There are several factors, such as viral load, that can impact how long HIV will survive outside of the body but it will most likely die within minutes.

Q. IS HIV THE SAME AS AIDS?

A. HIV is the virus that can lead to AIDS. AIDS is a stage of HIV infection. Not everyone living with HIV has, or will, have AIDS.

HEP C INFO

Hepatitis C is a chronic liver disease. Sometimes it takes several years before people experience symptoms. During this time the virus can be passed along to others and the virus can be causing liver damage. Learn more about the virus to know the risks and more about living with Hepatitis C.

Q. WHAT IS HEPATITIS C?

A. Hepatitis C is a form of viral hepatitis spread through blood-to-blood contact.

Q. ISN'T THERE A VACCINE FOR HEPATITIS C?

A. No.  There is no vaccine to prevent Hepatitis C infection.  There are vaccines for other types of Hepatitis but they will not provide protection if exposed to Hepatitis C.

Q. ARE ALL FORMS OF HEPATITIS THE SAME?

A. No, there are different forms of hepatitis that can cause various levels of liver damage. Hepatitis is swelling or inflammation of the liver. Different forms of hepatitis are transmitted different ways, have different prevention, and different treatment.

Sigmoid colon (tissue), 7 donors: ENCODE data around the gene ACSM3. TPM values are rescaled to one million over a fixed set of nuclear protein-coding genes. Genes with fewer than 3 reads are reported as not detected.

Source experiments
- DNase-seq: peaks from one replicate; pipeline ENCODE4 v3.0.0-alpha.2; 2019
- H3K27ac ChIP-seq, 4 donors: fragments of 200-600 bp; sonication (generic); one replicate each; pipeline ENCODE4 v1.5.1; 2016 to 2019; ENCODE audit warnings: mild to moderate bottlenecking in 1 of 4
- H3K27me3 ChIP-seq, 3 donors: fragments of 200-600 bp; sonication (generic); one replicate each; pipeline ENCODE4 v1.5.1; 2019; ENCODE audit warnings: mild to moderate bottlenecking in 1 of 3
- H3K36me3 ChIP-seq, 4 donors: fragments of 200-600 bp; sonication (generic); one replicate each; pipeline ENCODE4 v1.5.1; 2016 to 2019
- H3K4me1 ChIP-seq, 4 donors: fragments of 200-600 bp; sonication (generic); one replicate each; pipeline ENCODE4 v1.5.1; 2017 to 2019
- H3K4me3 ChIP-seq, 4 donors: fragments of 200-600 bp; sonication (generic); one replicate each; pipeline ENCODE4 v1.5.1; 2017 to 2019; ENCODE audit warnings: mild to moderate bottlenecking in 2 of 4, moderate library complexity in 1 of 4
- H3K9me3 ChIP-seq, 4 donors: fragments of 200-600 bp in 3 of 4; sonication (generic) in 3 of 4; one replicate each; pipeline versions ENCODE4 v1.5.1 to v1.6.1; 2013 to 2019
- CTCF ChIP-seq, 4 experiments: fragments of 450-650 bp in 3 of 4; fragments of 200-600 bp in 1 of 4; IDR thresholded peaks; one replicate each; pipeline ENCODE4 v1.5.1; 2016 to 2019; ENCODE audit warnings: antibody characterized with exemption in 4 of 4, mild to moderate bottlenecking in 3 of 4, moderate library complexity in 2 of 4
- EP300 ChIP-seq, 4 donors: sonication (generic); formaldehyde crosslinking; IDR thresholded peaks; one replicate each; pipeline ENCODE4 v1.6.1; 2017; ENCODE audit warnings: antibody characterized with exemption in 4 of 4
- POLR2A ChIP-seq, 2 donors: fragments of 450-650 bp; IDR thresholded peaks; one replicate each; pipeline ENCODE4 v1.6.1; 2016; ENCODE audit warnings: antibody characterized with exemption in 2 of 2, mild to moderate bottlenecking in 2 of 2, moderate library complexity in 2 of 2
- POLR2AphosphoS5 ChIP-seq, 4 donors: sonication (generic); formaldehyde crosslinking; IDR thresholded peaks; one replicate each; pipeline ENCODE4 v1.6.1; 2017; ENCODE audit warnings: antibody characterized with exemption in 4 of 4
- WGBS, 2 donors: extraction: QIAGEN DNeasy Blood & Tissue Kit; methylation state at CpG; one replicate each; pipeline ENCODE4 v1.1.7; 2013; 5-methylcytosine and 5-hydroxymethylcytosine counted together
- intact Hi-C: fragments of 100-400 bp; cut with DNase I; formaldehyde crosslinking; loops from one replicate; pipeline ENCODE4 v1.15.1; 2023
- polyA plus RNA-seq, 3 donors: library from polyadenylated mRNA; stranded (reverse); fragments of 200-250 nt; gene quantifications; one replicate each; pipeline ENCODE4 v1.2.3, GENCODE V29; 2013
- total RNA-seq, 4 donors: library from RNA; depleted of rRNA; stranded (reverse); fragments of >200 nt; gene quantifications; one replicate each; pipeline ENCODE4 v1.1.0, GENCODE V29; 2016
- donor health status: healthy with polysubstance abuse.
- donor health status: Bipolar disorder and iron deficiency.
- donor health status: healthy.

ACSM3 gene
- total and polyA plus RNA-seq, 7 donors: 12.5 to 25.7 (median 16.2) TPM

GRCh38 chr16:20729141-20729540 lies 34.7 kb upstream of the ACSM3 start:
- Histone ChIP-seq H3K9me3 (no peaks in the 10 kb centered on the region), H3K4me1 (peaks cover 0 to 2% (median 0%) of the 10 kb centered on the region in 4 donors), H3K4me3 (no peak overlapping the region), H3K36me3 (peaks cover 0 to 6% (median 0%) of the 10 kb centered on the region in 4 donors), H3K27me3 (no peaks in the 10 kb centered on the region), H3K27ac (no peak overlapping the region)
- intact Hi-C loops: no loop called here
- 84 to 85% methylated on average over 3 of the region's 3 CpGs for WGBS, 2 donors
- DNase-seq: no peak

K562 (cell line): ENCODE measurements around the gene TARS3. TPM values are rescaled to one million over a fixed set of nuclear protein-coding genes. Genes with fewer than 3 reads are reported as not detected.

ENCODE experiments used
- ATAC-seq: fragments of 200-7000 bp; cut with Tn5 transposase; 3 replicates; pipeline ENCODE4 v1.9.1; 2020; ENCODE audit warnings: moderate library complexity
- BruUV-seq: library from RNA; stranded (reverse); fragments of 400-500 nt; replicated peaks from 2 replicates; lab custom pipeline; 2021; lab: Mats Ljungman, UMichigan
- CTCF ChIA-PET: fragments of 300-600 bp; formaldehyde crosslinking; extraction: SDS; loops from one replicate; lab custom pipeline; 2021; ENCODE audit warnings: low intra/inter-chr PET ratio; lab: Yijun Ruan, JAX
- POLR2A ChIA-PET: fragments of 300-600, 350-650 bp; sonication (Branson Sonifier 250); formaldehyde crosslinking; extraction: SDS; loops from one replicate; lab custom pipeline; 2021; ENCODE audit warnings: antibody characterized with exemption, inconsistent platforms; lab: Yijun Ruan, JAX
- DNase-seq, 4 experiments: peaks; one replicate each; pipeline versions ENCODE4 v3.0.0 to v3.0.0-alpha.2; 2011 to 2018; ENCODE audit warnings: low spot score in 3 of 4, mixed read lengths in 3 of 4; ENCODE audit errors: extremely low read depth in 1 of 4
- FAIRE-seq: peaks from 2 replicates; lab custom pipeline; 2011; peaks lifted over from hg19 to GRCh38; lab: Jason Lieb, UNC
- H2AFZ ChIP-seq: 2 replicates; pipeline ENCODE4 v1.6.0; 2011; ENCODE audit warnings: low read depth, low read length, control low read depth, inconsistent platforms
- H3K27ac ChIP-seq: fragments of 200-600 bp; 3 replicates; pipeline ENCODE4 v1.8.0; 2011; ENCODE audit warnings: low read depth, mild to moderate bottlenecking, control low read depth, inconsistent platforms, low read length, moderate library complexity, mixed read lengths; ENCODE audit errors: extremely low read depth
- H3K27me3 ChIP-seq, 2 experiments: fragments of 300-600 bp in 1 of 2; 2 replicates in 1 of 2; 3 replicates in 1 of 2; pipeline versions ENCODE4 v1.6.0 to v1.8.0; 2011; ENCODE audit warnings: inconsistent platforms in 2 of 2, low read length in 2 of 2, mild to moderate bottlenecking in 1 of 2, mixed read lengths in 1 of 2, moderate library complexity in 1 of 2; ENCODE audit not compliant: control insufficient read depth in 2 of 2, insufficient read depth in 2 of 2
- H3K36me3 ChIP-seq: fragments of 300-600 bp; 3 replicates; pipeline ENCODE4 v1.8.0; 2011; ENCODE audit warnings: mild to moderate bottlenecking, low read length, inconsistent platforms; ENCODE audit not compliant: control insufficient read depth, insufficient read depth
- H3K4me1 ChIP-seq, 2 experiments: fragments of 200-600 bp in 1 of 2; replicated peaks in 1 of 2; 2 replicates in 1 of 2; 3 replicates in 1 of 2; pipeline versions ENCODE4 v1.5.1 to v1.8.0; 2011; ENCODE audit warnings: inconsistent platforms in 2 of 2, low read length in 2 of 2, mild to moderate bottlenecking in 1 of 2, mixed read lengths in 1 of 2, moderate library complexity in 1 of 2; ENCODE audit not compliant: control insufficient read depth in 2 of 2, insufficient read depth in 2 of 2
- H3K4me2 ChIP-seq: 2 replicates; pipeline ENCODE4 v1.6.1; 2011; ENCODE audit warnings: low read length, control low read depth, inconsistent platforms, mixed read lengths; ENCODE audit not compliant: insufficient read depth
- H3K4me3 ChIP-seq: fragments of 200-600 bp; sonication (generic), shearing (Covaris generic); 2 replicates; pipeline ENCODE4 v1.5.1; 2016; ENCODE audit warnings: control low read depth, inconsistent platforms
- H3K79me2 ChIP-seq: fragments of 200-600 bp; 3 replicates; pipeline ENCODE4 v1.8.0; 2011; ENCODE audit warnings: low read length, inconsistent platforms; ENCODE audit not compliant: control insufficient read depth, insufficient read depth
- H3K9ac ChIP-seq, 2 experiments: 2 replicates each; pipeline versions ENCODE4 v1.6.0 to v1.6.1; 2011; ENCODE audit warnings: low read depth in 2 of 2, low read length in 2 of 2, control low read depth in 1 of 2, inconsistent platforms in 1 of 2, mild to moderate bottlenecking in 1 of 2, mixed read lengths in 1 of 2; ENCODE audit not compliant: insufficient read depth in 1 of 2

Q. HOW LONG DOES HEPATITIS C LIVE OUTSIDE OF THE BODY?

A. Recent studies suggest that HCV may survive on environmental surfaces at room temperature at least 16 hours, up to 2 weeks in some cases. HCV commonly lives outside of the body for up to 4 days. HCV can live in the inside of a syringe for up to 68 days.

Q. IS THERE A CURE FOR HEPATITIS C?

A. Yes, but also no. There have been many advancements in Hepatitis C treatment.  The main goal of treatment is to eliminate the virus in the system and sustain this over a period of six months. If this is achieved, the patient would be considered free of the Hepatitis C virus. This, however, does not provide immunity to Hepatitis C re-infection if the person is exposed to the virus again.

Q. CAN I GET HEPATITIS C FROM HAVING SEX?